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JavaOne days 0-1: Random thoughts

Posted by bitog on September 21, 2010 at 4:58 AM PDT

You may believe it or not, but the first two days of the JavaOne+Develop conference are gone, and I've not been able to find a couple of minutes to write about it. A lot of things are happening, very fast here at San Francisco, California, for a Java developer.

So, finally, here're some random thoughts:

The venue

  • Kudos to Oracle for having organized such a big show. The Moscone area, the Yerba Buena Gardens, three of the most beautiful (and expensive) hotels of the city, two big tents over the streets... and many other places literaly colonized by Java developers and Oracle supporters. It's such a concrete demonstration of health and muscles that I'm impressed.
  • All the city -downtown, at least- seems to work for us: my friend Fabrizio Giudici created the funny definition of a "Oracllized" city, that's fits perfectly. They (the citizens) are probably happy, because I've heard that the whole conference generates near to 100 million dollars for their businesses, which is simply astonishing.
  • According to Oracle, we're 41.000. Generally you can't distinguish a JavaOne attendee from an Oracleworld's one, except for those who wear a tie. Easy game, in that case.
  • The decision to split the J1 on three separate luxury hotel was good enough. The hotels and the facilities are excellent. There's s lot of space to relax, to blog, to eat and drink. That's really great and important. But there're also some drawbacks. It's not only a matter of moving up/down and in/out between them, but the worst thing is that it's so easy to get lost.
  • The JavaOne pavillion has clearly lost a lot of its magnificence. It could be a sign of the global financial crisis, I'm not sure, but I feel we miss some key players (SAP, just to say one). Regarding the others, the booth are small, there're few gadgets, few/no games. I've yet to find "the thing" that impressed me like in the past years. Still to check the OracleWorld's one, however.

The content

  • I'm glad the quality and the quantity of the content are high. There're a lot of sessions (maybe too much, but that's not a real problem) and the ones I followed were always good and on topic.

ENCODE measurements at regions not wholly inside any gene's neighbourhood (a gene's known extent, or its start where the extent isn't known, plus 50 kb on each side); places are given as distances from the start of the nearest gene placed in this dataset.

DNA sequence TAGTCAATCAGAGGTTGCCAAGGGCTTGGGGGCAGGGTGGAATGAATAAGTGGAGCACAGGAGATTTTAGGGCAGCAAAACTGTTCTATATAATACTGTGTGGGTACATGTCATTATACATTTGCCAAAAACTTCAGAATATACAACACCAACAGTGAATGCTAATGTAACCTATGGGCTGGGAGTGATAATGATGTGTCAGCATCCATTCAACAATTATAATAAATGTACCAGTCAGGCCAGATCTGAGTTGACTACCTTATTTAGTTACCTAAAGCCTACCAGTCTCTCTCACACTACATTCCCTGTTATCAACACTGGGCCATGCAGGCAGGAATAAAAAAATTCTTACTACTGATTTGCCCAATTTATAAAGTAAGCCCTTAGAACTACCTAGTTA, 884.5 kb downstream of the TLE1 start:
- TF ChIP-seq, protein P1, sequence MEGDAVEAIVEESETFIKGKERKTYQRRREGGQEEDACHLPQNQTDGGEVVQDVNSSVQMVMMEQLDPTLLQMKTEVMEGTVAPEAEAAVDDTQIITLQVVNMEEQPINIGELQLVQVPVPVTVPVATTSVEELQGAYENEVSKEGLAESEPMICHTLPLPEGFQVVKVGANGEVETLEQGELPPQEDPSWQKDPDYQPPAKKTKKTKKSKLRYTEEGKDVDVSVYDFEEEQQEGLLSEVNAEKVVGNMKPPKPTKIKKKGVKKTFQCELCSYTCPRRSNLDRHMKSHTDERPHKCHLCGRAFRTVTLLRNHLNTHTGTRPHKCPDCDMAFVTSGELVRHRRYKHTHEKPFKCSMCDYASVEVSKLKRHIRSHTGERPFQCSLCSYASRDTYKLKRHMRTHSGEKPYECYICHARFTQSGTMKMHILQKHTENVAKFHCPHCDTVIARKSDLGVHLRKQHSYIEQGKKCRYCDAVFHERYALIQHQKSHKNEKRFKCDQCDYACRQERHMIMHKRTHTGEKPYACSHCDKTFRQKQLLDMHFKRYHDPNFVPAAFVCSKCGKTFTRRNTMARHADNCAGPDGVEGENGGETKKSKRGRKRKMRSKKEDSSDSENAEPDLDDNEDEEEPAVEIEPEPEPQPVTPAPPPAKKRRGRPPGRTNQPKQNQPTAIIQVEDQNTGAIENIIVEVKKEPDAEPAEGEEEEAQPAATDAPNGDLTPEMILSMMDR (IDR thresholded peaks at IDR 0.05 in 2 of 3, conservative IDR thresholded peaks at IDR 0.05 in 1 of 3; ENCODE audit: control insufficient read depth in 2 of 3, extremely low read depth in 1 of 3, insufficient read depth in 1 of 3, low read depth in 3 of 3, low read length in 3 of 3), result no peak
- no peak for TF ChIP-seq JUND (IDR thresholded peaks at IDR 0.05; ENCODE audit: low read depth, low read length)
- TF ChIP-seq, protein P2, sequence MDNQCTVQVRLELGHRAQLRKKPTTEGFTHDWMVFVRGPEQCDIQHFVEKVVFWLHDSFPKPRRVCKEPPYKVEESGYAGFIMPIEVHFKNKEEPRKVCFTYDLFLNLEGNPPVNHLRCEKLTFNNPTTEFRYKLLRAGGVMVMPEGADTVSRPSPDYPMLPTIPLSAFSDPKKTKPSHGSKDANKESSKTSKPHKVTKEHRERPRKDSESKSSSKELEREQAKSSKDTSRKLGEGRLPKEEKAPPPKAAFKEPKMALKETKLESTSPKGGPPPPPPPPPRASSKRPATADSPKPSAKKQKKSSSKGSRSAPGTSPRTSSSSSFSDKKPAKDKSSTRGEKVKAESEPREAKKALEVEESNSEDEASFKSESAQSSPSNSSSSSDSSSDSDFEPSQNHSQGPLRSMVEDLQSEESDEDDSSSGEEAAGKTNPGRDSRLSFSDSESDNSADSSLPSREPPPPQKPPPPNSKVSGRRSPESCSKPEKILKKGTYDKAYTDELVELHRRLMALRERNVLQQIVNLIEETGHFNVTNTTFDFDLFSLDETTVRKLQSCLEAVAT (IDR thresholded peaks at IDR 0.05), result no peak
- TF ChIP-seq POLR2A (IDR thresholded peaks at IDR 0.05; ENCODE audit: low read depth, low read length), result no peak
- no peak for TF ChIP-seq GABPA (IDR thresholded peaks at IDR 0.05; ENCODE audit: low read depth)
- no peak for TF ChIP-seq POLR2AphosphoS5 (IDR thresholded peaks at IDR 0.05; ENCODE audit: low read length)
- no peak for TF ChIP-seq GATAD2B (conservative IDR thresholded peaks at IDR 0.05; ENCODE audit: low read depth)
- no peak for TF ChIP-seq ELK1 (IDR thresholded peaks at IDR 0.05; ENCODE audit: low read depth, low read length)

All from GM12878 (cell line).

• My congratulations today are for Stephen Colebourne, who did an excellent talk on the new DateTime API (JSR-310), that we'll see in the next releases of the JDK(7). I don't know if he's already a JavaOne rockstar but he deserves to be. Don't let his typical british self-control confuses you.. he's really a master of the stage. Funny and, mostly important, clear and extremely competent.

Fun and miscellanea

  • Mr. Larry "next slide, please" Ellison: it was funny and somewhat incredible that the most important man on the stage couldn't (wouldn't?) manage the transitions of his presentation by himself. Lots of jokes within the attendees about that. The best one was "He gave that task to a guy with a ponytail, recently hired". Good keynote, however, even it was a bit too long and without important Java announcements. By the way, Mr. Ellison, can you bring the America's Cup boats again in Sardinia, please?
  • The buzzwords of this edition are: "cloud computing" (everyone's talking about that, my impression is that nobody has figured out really what it is), "JDK7" & "plan-B", "languages on the JVM" and, of course, "no comment" (about Google's, you know what I mean). I'm really pleased to announce that the "ajax" and "web2.0" buzzwords have died.
  • Thomas Kurian's keynote was really good. He presented very well all the thing we wanted to hear: Oracle's strong commitment to Java, two new releases during 2011 for almost everything (JDK, NetBeans, ...) and even the announce of open source JavaFX UI components.
  • HP's grandma: I don't remember her name, but the lady who co-presented HP's opening keynote appeared older than my grandma.  I'm sorry, but I can't hear someone like you talking about innovation and future. Others from HP did better, however.

 So, at the end, a very good start. Let's see how it will continue.

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So what if she is older than your grandma?

We software developers like to consider our craft a meritocracy, right? If a colleague from Mars has a green head and three eyes, who cares as long as he/she/it can code...

It seems rather unkind to criticize the speaker from HP for her age. If her presentation was terrible, why not say so outright?

You too will get older and still want to stay credible :-)

Cay, you're right about

Cay, you're right about meritocracy, and also about that lots of old people are valuable. I've ever been working with them and they've always had a lot to teach to me, didn't want to offend.

Yes, the presentation was very boring, so I tried to find a different way to bash her a bit, since I enjoy to do that expecially when such people have important or management roles in their companies. It's something that I can't resist.




Thanks for providing some

Thanks for providing some numbers. Unfortunately for you and your region, I think that Larry will bring the Oracle's Cup to San Francisco (I think I've read something in the newspapers, about the plans for a new marina). Just to oraclize more the city, I suppose.


I'm sorry, I wasn't referring to the main one (I also think there's natural that they will host it in the U.S.) but to parallel competitions, like the Louis Vitton's Trophy, were people can admirate the same boats of the America's Cup, in action.

Fun. Note that I've written

Fun. Note that I've written Oracle's Cup instead of America's cup. :-) Clearly a lapsus linguae, but it could mean something...